The most immediate improvement to Eternal is the expanded movement: you now have two (mid-air) dashes and a grappling hook on your SSG (AKA the Meathook), allowing for greater vertical mobility and creativity to how you approach fights. Mid-air dashing gives you more options for arena traversal, and it also allows more variety in arena design take advantage of this. Especially with the Air Control rune, you can build up some ridiculous momentum with the Meathook to fly over enemies and get around faster, though there’s a small cooldown after using it to prevent it from becoming completely broken and letting you stay in the air indefinitely. While I can’t say for certain whether you move slower compared to nuDoom as a means to balance out dashing, arenas for Eternal in general are larger and more spacious compared to nuDoom, which can give off the impression of moving more slowly. The game could have just as well done away with dashing in favor of a higher ground speed, but in doing so you’d lose the air game of mid-air dashing, and it would be hard to justify why you’re only able to dash mid-air and not on the ground (especially considering nothing would prevent you from dashing right after you jump for a pseudo-ground dash). Having both faster ground speed and dashing might be on the more broken side of things (imagine having dashing in olDoom on top of your sprint speed).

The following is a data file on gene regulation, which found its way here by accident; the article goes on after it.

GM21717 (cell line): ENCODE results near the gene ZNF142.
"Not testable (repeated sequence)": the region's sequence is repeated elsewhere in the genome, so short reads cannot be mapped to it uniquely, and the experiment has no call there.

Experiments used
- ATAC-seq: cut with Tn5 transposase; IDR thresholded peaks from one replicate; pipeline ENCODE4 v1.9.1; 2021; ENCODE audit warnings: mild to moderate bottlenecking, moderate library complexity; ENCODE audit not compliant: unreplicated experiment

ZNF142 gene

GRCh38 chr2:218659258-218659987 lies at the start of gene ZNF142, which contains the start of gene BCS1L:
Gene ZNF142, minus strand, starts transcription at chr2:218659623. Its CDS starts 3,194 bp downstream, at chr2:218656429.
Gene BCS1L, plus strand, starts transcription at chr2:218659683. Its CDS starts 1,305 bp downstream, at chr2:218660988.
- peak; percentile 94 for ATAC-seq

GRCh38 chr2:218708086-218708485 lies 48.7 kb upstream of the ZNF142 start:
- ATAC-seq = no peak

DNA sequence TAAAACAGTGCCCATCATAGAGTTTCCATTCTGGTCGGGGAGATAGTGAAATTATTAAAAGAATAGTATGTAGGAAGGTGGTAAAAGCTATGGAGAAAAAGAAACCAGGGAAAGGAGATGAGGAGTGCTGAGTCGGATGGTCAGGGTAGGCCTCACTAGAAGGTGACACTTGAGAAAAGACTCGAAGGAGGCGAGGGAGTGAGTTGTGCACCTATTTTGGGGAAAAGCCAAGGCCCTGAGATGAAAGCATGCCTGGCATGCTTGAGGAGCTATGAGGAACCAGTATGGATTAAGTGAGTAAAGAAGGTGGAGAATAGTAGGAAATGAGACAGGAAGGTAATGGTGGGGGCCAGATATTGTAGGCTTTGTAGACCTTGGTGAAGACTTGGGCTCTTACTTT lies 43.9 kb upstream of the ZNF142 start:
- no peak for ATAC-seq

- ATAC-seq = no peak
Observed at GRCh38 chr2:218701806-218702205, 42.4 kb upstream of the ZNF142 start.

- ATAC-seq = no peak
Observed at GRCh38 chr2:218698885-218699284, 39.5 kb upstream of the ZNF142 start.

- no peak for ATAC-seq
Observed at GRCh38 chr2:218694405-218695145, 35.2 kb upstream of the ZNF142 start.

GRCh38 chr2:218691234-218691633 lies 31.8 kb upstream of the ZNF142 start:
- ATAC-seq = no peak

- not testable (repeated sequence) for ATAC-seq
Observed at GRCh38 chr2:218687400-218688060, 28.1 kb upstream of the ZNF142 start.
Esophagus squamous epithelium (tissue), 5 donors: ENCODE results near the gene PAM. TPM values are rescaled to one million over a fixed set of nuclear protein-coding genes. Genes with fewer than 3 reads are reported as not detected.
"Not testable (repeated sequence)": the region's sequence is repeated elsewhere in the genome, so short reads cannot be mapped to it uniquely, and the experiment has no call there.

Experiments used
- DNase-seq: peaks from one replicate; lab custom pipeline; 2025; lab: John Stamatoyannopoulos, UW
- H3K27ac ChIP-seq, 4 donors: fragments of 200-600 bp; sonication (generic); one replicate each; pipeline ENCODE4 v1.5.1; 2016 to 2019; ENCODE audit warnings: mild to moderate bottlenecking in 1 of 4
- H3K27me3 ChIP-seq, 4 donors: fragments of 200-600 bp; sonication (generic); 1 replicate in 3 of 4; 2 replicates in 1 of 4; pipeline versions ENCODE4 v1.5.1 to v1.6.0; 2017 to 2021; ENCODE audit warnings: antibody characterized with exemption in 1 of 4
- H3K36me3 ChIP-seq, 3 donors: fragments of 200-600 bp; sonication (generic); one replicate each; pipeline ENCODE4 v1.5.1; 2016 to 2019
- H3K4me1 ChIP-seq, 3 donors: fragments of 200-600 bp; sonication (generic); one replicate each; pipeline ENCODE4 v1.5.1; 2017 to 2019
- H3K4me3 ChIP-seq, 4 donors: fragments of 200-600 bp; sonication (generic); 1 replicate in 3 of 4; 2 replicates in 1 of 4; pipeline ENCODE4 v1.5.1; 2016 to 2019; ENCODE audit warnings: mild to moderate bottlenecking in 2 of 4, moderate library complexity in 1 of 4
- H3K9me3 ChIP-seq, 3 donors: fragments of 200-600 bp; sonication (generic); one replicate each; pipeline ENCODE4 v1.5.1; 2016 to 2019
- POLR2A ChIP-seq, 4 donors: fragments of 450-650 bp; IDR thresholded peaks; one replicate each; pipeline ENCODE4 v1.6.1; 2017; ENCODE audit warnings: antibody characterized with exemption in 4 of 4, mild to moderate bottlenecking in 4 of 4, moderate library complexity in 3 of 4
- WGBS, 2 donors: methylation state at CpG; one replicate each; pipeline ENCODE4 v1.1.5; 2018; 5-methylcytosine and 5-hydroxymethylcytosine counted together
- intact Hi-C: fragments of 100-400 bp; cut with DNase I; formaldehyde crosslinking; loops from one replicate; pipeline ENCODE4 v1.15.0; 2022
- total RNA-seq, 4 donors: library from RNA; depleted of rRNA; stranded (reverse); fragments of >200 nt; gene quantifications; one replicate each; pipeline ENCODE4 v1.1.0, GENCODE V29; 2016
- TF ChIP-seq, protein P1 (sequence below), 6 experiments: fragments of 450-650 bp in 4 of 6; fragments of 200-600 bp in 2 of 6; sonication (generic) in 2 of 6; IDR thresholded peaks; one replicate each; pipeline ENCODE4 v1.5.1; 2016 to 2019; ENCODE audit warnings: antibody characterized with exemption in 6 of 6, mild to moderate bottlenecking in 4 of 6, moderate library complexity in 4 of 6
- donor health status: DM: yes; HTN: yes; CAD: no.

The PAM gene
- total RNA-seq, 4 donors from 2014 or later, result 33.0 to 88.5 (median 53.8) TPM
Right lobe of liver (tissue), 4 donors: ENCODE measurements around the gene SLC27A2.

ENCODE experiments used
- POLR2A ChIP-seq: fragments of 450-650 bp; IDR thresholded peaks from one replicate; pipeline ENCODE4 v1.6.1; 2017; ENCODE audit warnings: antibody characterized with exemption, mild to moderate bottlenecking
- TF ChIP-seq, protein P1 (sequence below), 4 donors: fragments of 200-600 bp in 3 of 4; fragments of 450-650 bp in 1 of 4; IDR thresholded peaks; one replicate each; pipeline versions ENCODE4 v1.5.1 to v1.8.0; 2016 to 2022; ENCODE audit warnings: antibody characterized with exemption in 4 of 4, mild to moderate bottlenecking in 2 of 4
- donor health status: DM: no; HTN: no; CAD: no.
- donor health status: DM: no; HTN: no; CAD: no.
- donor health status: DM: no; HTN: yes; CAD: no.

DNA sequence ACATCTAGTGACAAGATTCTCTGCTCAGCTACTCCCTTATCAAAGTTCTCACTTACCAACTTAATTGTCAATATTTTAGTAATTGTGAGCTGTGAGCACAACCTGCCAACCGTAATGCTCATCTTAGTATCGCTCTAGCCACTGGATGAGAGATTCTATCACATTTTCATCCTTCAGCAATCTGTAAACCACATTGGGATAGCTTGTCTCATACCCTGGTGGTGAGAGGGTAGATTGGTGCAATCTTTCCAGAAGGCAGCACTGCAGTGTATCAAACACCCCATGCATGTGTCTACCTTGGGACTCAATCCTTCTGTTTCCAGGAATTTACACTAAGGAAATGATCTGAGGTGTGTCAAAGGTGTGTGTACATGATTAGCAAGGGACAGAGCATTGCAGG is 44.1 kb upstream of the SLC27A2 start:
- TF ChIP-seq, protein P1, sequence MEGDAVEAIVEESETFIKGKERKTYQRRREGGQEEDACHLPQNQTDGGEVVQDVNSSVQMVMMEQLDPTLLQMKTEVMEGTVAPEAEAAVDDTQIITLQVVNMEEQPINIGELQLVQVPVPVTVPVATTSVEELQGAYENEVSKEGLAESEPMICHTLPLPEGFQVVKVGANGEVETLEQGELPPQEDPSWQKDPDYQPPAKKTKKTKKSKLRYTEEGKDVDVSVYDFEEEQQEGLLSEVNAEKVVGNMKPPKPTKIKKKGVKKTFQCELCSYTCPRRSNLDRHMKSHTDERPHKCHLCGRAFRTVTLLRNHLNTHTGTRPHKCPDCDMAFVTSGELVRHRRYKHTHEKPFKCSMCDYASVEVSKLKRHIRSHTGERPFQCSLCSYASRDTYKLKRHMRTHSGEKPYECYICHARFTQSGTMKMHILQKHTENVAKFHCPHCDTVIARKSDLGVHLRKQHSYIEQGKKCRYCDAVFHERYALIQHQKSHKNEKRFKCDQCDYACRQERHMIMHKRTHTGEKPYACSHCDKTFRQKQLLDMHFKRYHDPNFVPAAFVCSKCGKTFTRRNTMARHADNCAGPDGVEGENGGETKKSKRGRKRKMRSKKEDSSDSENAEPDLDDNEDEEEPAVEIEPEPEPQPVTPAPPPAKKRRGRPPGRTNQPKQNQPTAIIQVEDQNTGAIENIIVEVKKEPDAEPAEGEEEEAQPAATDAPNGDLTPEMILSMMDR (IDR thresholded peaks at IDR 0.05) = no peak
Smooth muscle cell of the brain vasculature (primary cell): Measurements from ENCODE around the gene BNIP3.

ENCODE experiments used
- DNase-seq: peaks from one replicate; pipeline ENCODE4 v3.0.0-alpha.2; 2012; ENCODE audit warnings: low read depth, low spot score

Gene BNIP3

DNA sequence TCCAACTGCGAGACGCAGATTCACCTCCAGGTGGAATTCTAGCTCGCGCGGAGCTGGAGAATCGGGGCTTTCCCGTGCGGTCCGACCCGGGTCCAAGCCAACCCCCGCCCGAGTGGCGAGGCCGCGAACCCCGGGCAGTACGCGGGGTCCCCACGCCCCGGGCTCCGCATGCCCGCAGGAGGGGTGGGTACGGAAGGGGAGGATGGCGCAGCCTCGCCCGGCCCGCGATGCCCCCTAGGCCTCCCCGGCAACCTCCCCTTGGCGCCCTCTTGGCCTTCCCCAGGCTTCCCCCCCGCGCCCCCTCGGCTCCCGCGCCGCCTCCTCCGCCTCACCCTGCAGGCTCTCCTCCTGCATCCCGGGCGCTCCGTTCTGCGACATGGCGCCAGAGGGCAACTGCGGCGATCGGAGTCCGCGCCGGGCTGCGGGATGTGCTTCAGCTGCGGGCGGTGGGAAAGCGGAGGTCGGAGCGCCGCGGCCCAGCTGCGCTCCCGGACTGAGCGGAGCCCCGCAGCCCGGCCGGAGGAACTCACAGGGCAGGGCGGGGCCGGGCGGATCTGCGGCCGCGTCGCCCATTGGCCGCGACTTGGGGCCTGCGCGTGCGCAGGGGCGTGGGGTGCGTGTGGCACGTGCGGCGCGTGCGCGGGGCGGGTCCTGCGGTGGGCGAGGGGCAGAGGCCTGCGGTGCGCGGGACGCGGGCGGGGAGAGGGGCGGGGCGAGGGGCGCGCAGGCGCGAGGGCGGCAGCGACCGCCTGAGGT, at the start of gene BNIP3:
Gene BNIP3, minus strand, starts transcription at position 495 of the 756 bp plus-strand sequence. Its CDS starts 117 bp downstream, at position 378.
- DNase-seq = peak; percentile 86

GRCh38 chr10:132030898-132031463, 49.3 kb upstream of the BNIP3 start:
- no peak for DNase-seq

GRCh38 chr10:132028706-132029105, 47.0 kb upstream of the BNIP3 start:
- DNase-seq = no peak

Spoiler: show